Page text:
For Penei Sewell, the Detroit Lions’ first padded practice of training camp Tuesday was “like when you’re out in the desert and you take that first sip of water.”
“To be out there again, to strap it on, to put the helmet back on again, it’s a feeling that I forgot about,” Sewell said. “It’s something that I’ve been craving for a minute that I didn’t know I was craving.”
Sewell had not played football in pads in more than a year, since Oregon held its last of four spring practices before the COVID-19 pandemic shut down much of sports last March.
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The Lions’ first-round pick, No. 7 overall, opted out of last season and said he did not have a single live rep like what he experienced Tuesday during his pre-draft training.
“To be able to put on the pads again after a year and a half, it’s a new feeling and it’s a feeling that I forgot throughout the process of sitting out,” Sewell said. “And I’m just not taking anything for granted, so it’s a blessing to be out here, to wake up every day to do what I do, so that’s how I approach things.”
The Lions are counting on Sewell to play a big role on offense this fall.
He has taken almost every first-team rep at right tackle since the start of training camp and is expected to join a line that returns left tackle Taylor Decker, left guard Jonah Jackson, center Frank Ragnow, right guard Halapoulivaati Vaitai and now-swing tackle Tyrell Crosby as starters.
Both Decker and Ragnow are past first-round picks who were immediate starters as rookies, and both have given Sewell counsel on making a smooth transition to the pros.
“I would say just first of all, just coming in, he’s impressive how he carries himself and like confidence is a huge thing in this league,” Decker said. “He’s here because he’s supposed to be here and he belongs here, so play with that confidence. I know he’s young, he’s very young, but he’s picked up the playbook really quickly, learns well, he’s confident and obviously he’s physically gifted. He’s going to be just fine.”
Decker had a welcome-to-the-NFL moment early in his rookie season, when he was called for a holding penalty and allowed a sack-fumble to James Harrison on consecutive plays in his preseason debut against the Pittsburgh Steelers.
Sewell surely will experience similar growing pains.
“I think the big thing as a young player is not letting the name on the back of the jersey beat you,” Decker said. “Whoever you’re playing against, don’t let the name on the back of the jersey beat you because you still have to go out there and they still have to beat you. So you do you. I’m going to do my shit, what I’m good at, and that player has to beat me.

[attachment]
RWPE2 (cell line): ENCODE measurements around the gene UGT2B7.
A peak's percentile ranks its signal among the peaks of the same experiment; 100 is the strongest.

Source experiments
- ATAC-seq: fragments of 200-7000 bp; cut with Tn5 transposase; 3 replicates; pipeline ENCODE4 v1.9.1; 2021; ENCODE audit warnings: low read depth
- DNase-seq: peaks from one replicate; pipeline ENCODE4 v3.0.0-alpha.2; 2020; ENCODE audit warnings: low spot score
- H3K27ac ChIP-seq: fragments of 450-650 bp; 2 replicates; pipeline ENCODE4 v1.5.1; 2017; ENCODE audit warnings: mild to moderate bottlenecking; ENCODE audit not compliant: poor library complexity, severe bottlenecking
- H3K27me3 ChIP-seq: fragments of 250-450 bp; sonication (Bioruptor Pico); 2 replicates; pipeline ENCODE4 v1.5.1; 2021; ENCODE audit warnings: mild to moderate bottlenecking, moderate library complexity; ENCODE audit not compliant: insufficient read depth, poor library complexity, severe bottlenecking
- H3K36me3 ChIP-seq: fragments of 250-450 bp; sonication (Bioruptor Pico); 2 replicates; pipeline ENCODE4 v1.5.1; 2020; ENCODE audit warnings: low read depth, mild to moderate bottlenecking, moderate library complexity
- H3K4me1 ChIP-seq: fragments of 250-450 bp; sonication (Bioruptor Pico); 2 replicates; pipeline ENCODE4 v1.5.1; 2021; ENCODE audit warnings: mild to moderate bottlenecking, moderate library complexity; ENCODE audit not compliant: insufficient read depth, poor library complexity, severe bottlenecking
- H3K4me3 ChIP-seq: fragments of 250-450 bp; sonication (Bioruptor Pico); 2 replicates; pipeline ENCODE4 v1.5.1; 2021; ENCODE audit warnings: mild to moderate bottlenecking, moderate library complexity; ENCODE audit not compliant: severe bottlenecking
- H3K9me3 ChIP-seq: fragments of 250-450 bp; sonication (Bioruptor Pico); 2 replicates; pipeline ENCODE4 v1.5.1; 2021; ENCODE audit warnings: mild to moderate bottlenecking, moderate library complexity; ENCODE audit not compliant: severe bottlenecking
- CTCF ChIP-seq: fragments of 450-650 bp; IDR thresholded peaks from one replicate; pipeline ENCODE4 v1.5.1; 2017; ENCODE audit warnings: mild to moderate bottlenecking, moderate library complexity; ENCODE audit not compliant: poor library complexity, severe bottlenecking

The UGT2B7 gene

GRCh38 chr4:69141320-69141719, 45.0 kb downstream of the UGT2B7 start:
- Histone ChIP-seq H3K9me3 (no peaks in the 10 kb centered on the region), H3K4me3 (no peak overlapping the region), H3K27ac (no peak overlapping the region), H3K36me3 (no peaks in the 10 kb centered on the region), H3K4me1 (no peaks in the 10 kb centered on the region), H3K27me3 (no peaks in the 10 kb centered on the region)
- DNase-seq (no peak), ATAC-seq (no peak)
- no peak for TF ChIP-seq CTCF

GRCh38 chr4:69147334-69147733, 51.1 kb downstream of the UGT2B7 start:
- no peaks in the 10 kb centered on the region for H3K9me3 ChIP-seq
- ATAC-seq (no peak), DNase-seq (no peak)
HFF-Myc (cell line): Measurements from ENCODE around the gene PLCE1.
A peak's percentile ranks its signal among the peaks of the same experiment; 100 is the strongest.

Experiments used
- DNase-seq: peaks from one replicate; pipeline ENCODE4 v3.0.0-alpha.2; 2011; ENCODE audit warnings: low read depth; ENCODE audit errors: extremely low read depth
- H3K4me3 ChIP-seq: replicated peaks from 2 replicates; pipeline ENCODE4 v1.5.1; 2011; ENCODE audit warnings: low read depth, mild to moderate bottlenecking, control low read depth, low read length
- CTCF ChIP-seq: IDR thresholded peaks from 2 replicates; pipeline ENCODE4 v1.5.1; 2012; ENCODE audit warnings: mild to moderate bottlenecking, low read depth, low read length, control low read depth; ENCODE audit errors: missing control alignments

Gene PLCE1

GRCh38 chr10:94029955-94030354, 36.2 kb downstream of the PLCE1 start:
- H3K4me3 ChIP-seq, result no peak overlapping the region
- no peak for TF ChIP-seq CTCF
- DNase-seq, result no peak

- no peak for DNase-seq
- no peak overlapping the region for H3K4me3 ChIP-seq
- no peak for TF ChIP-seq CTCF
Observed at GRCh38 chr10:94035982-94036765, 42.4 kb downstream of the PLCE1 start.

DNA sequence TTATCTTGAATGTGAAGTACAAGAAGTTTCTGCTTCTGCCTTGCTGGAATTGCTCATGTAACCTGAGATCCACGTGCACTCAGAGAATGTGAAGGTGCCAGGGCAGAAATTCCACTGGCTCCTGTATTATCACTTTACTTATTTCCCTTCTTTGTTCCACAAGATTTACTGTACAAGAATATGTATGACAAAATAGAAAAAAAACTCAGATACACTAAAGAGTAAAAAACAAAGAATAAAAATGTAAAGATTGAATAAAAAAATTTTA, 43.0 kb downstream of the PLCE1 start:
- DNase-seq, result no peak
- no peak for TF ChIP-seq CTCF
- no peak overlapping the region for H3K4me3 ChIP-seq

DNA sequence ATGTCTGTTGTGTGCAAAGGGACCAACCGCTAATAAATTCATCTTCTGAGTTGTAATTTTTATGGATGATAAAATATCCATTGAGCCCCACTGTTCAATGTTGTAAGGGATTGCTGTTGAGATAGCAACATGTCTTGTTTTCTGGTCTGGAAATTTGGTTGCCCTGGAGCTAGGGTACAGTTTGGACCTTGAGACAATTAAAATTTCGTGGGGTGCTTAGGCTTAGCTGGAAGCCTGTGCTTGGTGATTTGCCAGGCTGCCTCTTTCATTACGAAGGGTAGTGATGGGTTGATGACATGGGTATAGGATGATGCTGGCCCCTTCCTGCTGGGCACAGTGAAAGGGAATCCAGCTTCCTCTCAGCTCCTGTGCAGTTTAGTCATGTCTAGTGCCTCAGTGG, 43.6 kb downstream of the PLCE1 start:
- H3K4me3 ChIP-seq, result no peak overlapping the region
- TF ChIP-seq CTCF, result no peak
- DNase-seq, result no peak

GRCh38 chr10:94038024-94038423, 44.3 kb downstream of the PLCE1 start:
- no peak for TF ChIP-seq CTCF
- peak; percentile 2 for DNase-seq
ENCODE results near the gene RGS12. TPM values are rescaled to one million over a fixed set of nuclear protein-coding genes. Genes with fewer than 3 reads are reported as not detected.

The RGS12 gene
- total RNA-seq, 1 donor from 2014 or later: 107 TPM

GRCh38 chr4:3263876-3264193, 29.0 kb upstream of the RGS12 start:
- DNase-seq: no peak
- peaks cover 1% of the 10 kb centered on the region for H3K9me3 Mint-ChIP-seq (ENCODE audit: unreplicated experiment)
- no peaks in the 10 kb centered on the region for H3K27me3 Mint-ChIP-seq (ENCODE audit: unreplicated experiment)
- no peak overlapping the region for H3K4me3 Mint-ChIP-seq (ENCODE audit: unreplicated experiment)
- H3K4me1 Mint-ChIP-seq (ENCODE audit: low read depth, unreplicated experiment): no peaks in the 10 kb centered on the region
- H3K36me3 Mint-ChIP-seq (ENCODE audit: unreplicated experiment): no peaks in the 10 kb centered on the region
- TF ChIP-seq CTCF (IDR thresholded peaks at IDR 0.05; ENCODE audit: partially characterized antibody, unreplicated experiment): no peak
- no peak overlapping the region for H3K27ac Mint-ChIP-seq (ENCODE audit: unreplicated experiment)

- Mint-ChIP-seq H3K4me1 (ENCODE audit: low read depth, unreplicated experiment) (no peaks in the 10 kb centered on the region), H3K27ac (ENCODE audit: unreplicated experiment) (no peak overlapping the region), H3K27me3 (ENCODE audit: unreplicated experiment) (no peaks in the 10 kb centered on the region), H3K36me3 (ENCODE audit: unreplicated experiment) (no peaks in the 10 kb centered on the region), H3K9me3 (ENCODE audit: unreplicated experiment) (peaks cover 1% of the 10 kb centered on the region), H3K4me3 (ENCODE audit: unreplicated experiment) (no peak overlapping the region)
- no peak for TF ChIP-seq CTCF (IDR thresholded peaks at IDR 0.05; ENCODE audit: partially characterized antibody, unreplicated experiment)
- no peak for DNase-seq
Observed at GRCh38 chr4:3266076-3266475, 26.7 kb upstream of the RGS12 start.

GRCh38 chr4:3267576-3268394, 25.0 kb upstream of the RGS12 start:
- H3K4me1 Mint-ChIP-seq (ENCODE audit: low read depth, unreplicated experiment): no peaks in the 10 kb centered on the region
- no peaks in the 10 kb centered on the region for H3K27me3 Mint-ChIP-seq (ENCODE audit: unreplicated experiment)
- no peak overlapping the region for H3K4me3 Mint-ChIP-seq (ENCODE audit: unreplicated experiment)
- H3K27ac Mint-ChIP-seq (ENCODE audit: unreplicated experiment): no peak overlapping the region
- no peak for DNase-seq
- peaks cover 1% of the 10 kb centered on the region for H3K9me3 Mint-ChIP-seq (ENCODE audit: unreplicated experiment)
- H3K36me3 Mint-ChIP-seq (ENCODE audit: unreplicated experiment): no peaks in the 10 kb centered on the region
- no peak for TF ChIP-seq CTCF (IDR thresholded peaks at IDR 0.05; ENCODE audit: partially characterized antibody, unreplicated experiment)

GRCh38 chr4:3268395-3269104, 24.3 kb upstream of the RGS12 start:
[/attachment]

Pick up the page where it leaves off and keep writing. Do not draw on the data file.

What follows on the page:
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“That’s a huge thing as a young player at any position cause you might be playing against guys that you watched when you were in fifth grade like I did my rookie year. … But don’t let that beat you because obviously you’ve grown up, you’re a big boy now and you belong in this league.”
Sewell, who last played an actual game 580 days ago, on Jan. 1, 2020, in the Rose Bowl against Wisconsin, said he considers himself a right tackle now despite having played exclusively on the left side in college.
He’s spent most of camp working against the Lions’ top pass rusher, Romeo Okwara, and that experience has helped steel him for what lies ahead.
“That man’s putting me through the ringer and I couldn’t have asked any better than that cause I know that I’m getting his best and I try my best to give him mine,” Sewell said. “And so it’s a blessing again to be out there and go against him so I can get ready for this upcoming season and, yeah, I look forward to the battles each and every day.”
Lions head coach Dan Campbell was juiced enough for Tuesday’s practice that he said he did not need an extra cup of his morning coffee.
“No, you don’t need it today,” he said. “You don’t need the extra coffee. Not with the pads on. So, normal coffee today. Next cup of coffee will be out there when we do team run.”
Campbell made light of his coffee-swigging habits in his introductory news conference in January, when he said he didn’t want to work with only “a bunch of people who drink a gallon of coffee like I do in a day.”
On Tuesday, he said his usual highly-caffeinated coffee order from Starbucks is “two venti of the Pike with two shots in them.”
“So black in both,” he said. “That’s what I come in with. That’s how I start the day.”